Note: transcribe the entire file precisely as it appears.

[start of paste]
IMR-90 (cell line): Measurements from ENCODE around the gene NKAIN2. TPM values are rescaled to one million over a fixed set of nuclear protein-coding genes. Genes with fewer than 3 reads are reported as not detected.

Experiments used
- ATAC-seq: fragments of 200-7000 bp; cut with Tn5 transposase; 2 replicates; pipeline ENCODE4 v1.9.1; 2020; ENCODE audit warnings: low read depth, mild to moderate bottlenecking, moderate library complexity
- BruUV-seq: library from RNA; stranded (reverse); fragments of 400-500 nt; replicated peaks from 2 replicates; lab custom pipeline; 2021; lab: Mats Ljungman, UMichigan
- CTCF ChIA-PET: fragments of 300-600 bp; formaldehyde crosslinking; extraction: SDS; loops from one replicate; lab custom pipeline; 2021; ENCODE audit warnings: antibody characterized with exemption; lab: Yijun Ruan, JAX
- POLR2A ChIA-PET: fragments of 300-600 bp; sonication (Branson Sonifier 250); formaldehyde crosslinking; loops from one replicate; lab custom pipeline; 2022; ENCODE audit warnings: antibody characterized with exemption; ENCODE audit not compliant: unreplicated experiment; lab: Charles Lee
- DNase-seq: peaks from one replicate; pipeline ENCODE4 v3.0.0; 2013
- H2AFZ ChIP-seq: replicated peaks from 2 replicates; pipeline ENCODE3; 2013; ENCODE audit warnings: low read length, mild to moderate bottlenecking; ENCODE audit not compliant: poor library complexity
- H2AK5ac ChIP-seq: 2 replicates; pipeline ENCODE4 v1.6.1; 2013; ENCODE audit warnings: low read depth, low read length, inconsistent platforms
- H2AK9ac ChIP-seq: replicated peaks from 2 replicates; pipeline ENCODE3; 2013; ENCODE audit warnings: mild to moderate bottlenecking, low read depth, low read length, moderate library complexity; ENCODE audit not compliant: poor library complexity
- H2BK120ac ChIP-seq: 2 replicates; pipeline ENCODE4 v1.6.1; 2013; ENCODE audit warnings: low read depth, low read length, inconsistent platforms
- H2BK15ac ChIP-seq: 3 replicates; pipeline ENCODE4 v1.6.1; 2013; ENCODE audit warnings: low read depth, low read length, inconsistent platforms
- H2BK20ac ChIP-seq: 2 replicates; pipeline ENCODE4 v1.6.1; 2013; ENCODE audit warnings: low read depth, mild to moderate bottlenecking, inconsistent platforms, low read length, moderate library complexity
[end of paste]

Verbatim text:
IMR-90 (cell line): Measurements from ENCODE around the gene NKAIN2. TPM values are rescaled to one million over a fixed set of nuclear protein-coding genes. Genes with fewer than 3 reads are reported as not detected.

Experiments used
- ATAC-seq: fragments of 200-7000 bp; cut with Tn5 transposase; 2 replicates; pipeline ENCODE4 v1.9.1; 2020; ENCODE audit warnings: low read depth, mild to moderate bottlenecking, moderate library complexity
- BruUV-seq: library from RNA; stranded (reverse); fragments of 400-500 nt; replicated peaks from 2 replicates; lab custom pipeline; 2021; lab: Mats Ljungman, UMichigan
- CTCF ChIA-PET: fragments of 300-600 bp; formaldehyde crosslinking; extraction: SDS; loops from one replicate; lab custom pipeline; 2021; ENCODE audit warnings: antibody characterized with exemption; lab: Yijun Ruan, JAX
- POLR2A ChIA-PET: fragments of 300-600 bp; sonication (Branson Sonifier 250); formaldehyde crosslinking; loops from one replicate; lab custom pipeline; 2022; ENCODE audit warnings: antibody characterized with exemption; ENCODE audit not compliant: unreplicated experiment; lab: Charles Lee
- DNase-seq: peaks from one replicate; pipeline ENCODE4 v3.0.0; 2013
- H2AFZ ChIP-seq: replicated peaks from 2 replicates; pipeline ENCODE3; 2013; ENCODE audit warnings: low read length, mild to moderate bottlenecking; ENCODE audit not compliant: poor library complexity
- H2AK5ac ChIP-seq: 2 replicates; pipeline ENCODE4 v1.6.1; 2013; ENCODE audit warnings: low read depth, low read length, inconsistent platforms
- H2AK9ac ChIP-seq: replicated peaks from 2 replicates; pipeline ENCODE3; 2013; ENCODE audit warnings: mild to moderate bottlenecking, low read depth, low read length, moderate library complexity; ENCODE audit not compliant: poor library complexity
- H2BK120ac ChIP-seq: 2 replicates; pipeline ENCODE4 v1.6.1; 2013; ENCODE audit warnings: low read depth, low read length, inconsistent platforms
- H2BK15ac ChIP-seq: 3 replicates; pipeline ENCODE4 v1.6.1; 2013; ENCODE audit warnings: low read depth, low read length, inconsistent platforms
- H2BK20ac ChIP-seq: 2 replicates; pipeline ENCODE4 v1.6.1; 2013; ENCODE audit warnings: low read depth, mild to moderate bottlenecking, inconsistent platforms, low read length, moderate library complexity